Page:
This is the second newsletter I wrote on School Violence focusing on the Columbine High School Shooting that occurred in April 1999. I examined the aftermath, issues, dynamics, causes, current trends, intervention, healing, and prevention in this newsletter.
VOL. 4, NO. 3 SEPTEMBER 2001
Stephen Rossi, M.A., L.P.C. – The Christian Counselor in Houston Texas
It’s been almost two and a half years since the Columbine High School massacre. I still remember the shocking news that day – fifteen dead and twenty-three wounded! One month later a fifteen year-old boy wounded six students at his high school in Conyers, Georgia. Five more people have been killed and eighteen wounded since then in school shootings. The victims were teachers and students from urban and suburban, elementary, middle, and high schools. Our nation’s schools have worked very hard since the Columbine tragedy to address school violence. Numerous research studies have been conducted on this subject. Many more schools have crisis plans, intervention and prevention programs for school violence. Security measures have been increased too. Threats of school violence are taken much more seriously than they were a couple of years ago. What potential danger awaits our children this new school year? Despite the heightened awareness and aggressive prevention programs, school violence continues to plague our nation, threatening the security of our children daily.
Issues, Dynamics &Causes
A complex set of variables interact to cause school violence. External causes include: Early childhood abuse or neglect; family problems; exposure to violence and victimization at home and/or school; bullying, cumulative put downs; peer pressure, rejection, stress, violence in the media, movies, video games; and music. Nihilistic values of hopelessness, sadness, and aloneness in popular music like Nirvana also contribute to violence. Children are desensitized to violence when they grow up seeing 96% of the TV programs emphasizing violent solutions to problems. Stress takes a tremendous toll on our kids today. They feel the pressures of growing up in a world of confusion, divorce, materialism, ruthless competition, and immorality. Internal factors related to school violence include: cumulative unmanaged anger; unmet needs for relationships; approval; success; and power; isolation; pain; and alienation from God. Motives for committing violence range from interpersonal and romantic disputes, gang related activities, random victim incidences, robbery, arguments over money or property, to drug-related activities. Other motives include achieving and maintaining high status, social identity, power, rough justice, social control, self help, and defiance to authority (University of Colorado, 1998). Much violence comes from unhealthy attitudes, inability to control impulses, and lack of empathy (Obsatz, 1998). Easy access and availability of firearms also contributes to the rise and continuation of school violence throughout our country.
Current Trends We have come a long way from the 1950’s where smoking cigarettes and skipping class were the worst problems high schools encountered. Since the 1992-93 school year there have been 270 violent deaths. Most of these deaths were shooting victims. The years between 1983 and 1993 were marked by unprecedented violence with an increase of 153% in the number of juveniles murdered by firearms. Students have mixed opinions and perceptions about school violence and safety today. In a CBS News study (Class of 2000), 96% of the students said they felt safe in school, but 53% said that a Columbine type shooting could happen at their own school. Most school districts, urban and non-urban report in national surveys that violence at school has gotten worse in the past several years (Kaufman, 1998). In another study (Singer, 1999), 7080% of the students reported that they witnessed violence at their school in the past year. Rates of victimization, depending on the survey, range from 1 out of 3, to 1 out of 10 reporting being beaten up or assaulted in school. Eighty-four percent of our public schools have a low security system in place. Columbine was not considered a high risk school for violence. Few places are safe anymore from the threat of school violence. Most school violence does not result in death. The most reported crimes in school are physical attacks or fights without a weapon. Chronic harassment and bullying are also considered forms of violence. Children are impacted even when they witness a single physical fight or if they are threatened. The most serious violent crimes usually occur in middle and high school. School violence should be considered along a continuum. Violent behavior from a first grader is different than violent behavior from a twelfth grader. Young children display aggression by kicking, hitting, spitting, and name calling. Violent behavior can become more serious with children as they grow older, often seen as bullying, extortion, and physical fighting. Violent incidents and threats of violence at school negatively affect students, school staff, and the educational process. It affects the student’s mental health and academic achievement.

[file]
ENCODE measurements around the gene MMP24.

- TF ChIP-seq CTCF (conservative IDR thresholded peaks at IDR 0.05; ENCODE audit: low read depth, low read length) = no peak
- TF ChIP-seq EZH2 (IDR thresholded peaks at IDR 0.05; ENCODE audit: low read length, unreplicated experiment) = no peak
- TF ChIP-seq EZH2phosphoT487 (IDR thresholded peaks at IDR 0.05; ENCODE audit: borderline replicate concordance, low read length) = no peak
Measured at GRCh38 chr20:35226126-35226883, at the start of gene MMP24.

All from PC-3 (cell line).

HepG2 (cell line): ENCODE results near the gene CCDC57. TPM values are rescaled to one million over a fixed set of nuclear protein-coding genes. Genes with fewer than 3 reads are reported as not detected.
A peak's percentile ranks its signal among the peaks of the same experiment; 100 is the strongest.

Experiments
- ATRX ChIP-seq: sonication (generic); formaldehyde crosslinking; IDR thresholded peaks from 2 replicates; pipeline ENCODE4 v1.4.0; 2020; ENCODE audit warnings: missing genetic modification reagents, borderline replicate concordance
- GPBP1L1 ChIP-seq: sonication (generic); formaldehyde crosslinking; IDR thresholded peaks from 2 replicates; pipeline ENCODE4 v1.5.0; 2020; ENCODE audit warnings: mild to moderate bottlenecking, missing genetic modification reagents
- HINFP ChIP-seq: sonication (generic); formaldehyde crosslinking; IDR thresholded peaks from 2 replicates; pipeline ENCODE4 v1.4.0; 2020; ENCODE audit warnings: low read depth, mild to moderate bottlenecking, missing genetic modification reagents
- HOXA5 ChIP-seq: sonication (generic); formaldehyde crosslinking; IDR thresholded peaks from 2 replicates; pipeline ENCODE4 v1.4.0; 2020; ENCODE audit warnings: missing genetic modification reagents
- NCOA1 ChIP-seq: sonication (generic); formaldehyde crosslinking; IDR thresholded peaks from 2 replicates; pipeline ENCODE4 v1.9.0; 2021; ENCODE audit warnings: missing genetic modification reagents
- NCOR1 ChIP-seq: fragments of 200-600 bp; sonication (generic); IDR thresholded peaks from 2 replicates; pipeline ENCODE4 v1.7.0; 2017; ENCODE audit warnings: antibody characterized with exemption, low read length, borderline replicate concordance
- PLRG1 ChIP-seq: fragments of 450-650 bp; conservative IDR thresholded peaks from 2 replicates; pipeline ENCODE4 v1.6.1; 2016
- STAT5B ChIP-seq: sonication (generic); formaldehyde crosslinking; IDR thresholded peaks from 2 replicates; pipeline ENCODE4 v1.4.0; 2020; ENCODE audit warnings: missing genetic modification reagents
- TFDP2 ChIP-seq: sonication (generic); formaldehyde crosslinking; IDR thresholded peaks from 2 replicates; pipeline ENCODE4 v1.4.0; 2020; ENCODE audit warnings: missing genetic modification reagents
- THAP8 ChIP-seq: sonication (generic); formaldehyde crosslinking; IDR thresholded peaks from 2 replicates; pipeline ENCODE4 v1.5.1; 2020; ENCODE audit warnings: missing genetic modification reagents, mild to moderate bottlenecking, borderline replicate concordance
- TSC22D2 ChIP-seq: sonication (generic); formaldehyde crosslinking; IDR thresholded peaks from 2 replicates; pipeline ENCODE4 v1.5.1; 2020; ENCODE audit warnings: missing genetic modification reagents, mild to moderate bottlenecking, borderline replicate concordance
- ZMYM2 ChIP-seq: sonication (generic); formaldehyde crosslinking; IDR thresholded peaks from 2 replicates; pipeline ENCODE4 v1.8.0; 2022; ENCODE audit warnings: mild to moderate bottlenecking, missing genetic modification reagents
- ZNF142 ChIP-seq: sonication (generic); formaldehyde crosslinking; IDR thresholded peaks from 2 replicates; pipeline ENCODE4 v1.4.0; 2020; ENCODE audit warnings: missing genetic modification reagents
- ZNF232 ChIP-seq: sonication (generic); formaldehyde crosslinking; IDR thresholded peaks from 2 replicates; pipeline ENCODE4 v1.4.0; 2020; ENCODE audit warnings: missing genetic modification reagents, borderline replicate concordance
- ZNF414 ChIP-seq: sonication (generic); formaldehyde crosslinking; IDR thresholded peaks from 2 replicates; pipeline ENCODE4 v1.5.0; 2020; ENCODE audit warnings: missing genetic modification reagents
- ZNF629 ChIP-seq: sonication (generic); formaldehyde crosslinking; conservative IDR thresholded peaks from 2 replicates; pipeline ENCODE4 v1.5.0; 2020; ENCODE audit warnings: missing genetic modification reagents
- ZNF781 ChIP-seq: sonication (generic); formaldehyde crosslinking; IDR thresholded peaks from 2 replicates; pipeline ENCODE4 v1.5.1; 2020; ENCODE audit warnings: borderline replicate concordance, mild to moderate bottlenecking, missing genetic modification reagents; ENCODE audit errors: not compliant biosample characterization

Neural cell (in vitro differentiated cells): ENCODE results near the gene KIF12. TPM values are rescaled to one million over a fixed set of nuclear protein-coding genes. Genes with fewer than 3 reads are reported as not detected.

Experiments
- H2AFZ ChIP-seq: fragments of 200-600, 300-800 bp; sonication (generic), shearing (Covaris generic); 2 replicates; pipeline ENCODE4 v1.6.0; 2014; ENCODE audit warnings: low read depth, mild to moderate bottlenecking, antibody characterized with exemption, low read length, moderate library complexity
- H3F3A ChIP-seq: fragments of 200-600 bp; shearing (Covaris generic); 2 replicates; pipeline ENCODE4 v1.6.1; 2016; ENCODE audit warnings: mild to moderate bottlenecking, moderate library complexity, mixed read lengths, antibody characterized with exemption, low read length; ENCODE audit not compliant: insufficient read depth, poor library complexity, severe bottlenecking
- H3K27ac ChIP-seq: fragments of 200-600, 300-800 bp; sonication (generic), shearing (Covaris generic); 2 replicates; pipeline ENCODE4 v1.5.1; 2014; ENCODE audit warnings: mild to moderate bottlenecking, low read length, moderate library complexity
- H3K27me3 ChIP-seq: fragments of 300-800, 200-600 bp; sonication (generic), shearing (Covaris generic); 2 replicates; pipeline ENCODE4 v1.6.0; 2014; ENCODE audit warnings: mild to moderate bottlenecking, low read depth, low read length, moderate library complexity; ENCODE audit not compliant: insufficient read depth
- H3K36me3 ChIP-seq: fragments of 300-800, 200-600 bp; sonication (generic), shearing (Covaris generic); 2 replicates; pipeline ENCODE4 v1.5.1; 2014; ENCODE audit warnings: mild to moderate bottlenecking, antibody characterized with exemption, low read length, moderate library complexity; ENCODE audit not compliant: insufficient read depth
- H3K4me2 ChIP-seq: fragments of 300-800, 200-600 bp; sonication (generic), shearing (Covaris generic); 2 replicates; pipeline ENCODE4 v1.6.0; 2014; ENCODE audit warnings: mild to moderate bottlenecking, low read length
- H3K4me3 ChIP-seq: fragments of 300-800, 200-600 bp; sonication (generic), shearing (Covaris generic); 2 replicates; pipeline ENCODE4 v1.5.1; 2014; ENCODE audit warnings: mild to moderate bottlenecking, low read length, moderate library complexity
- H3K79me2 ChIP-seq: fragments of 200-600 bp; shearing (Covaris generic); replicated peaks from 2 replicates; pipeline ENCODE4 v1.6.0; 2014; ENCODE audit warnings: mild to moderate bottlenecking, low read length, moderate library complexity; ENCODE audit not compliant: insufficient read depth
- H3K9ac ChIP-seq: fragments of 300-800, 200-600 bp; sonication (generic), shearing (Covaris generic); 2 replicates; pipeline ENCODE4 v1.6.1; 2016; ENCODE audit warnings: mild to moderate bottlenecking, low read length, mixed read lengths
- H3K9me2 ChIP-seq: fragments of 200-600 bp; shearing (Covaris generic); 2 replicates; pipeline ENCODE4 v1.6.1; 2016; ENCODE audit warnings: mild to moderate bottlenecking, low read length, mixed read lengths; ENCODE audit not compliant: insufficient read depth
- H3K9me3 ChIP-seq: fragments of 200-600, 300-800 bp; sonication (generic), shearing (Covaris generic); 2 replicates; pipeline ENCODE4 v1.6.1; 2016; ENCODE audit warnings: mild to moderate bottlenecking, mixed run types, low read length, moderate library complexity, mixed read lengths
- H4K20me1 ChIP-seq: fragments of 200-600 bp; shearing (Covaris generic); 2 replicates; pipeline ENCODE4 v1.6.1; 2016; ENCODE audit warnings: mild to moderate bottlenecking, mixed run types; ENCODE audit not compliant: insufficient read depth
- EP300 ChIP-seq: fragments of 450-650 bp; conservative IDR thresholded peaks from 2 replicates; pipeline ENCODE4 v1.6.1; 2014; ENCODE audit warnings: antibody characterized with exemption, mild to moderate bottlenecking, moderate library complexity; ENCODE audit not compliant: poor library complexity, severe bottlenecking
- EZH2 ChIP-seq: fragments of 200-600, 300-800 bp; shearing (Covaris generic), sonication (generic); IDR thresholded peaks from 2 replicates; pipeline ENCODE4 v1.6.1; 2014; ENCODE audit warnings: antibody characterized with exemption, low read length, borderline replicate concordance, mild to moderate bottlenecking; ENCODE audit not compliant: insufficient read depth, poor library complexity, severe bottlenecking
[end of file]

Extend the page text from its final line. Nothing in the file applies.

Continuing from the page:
The Columbine High School community still struggles with their tragedy (ABC News 2000). The wounds are deep. There is considerable bickering over how to spend the millions of dollars received already. Families of the injured students claim they should have gotten more money than those of the dead ones. Disagreement exists on forgiving the killers and their parents. Many are consumed with blaming the parents, teachers, and police. Anger and bitterness are reflected in numerous lawsuits by the families of 15 victims. One mother of the paralyzed victims committed suicide in November 1999. Meanwhile, in West Paducah, the grieving families filed wrongful death suits. The sound of a book dropping on the classroom floor in Pearl, Mississippi, sent children ducking for cover months after their school shooting. The people of Jonesboro, Arkansas feel no sense of closure almost two years after a couple students opened fire on their classmates from the woods. While some of the survivors still have depression and flashbacks, the community of Springfield, Oregon have pulled together. Lives have been altered forever because of the school shootings. People have endured incredible pain and suffering and continue their long road to healing.